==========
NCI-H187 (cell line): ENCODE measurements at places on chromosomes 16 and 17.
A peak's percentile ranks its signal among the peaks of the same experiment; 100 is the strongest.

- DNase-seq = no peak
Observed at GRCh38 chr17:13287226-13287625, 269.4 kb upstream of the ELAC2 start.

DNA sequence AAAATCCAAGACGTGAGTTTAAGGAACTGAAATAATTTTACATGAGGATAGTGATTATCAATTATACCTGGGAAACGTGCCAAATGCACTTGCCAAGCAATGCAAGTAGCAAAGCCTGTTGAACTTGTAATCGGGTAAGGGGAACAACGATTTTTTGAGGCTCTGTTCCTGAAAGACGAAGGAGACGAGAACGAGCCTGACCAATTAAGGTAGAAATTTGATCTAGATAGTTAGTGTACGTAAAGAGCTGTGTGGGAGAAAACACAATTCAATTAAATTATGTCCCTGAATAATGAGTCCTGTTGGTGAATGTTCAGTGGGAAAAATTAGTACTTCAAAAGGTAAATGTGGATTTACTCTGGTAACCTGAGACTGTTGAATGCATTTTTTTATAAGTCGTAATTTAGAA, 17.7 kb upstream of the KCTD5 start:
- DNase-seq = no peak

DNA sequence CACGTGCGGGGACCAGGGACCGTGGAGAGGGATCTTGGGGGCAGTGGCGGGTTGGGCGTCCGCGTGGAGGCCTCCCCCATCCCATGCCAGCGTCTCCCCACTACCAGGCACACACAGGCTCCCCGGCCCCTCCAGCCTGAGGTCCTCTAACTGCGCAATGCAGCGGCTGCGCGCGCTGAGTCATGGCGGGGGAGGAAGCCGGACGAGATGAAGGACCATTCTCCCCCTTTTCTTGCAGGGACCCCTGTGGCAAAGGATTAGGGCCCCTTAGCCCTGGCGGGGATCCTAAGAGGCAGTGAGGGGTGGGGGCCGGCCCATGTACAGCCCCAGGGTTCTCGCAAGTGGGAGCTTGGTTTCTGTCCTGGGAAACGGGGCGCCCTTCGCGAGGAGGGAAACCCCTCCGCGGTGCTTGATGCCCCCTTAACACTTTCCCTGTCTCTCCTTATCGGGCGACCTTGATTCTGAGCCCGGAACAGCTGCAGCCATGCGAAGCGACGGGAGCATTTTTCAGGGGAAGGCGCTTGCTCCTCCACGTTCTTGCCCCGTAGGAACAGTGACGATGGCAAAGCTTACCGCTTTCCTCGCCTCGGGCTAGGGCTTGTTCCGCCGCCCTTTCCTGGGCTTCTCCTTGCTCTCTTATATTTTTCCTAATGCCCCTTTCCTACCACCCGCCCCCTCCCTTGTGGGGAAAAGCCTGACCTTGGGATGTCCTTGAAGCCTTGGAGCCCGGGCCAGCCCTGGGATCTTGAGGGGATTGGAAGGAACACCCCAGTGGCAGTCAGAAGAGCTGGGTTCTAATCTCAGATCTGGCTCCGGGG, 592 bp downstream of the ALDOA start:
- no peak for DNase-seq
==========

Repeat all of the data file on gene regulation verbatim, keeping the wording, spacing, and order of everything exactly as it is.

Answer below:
NCI-H187 (cell line): ENCODE measurements at places on chromosomes 16 and 17.
A peak's percentile ranks its signal among the peaks of the same experiment; 100 is the strongest.

- DNase-seq = no peak
Observed at GRCh38 chr17:13287226-13287625, 269.4 kb upstream of the ELAC2 start.

DNA sequence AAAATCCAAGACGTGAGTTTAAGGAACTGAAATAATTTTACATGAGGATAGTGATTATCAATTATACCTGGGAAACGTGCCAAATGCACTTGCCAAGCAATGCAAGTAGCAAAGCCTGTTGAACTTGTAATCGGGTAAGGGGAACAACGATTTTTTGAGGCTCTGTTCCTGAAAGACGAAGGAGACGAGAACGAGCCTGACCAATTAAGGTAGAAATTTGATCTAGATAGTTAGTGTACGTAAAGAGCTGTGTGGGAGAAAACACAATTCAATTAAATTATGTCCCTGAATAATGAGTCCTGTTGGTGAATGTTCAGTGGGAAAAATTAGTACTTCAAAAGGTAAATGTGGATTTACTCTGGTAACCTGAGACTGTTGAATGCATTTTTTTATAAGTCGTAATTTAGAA, 17.7 kb upstream of the KCTD5 start:
- DNase-seq = no peak

DNA sequence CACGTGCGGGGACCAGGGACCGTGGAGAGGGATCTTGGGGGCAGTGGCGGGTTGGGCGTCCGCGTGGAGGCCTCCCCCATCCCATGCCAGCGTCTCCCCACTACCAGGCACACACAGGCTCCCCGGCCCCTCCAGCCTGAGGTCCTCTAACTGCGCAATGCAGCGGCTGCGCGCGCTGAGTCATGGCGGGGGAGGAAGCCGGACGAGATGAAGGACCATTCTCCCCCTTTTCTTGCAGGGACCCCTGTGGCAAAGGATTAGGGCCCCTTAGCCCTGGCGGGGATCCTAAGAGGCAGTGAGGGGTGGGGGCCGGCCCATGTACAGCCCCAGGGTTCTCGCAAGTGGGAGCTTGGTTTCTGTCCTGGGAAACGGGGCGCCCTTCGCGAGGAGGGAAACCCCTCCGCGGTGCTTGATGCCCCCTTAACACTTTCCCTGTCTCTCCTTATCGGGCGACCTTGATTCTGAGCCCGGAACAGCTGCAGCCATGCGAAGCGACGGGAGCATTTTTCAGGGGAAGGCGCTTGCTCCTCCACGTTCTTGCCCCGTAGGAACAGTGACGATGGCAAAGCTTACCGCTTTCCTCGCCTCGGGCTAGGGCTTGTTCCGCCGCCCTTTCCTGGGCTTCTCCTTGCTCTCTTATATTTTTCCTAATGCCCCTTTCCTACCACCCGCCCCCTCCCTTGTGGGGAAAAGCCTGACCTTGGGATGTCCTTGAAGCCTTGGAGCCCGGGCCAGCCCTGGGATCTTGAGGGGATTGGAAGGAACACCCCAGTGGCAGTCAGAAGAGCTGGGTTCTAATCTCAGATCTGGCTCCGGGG, 592 bp downstream of the ALDOA start:
- no peak for DNase-seq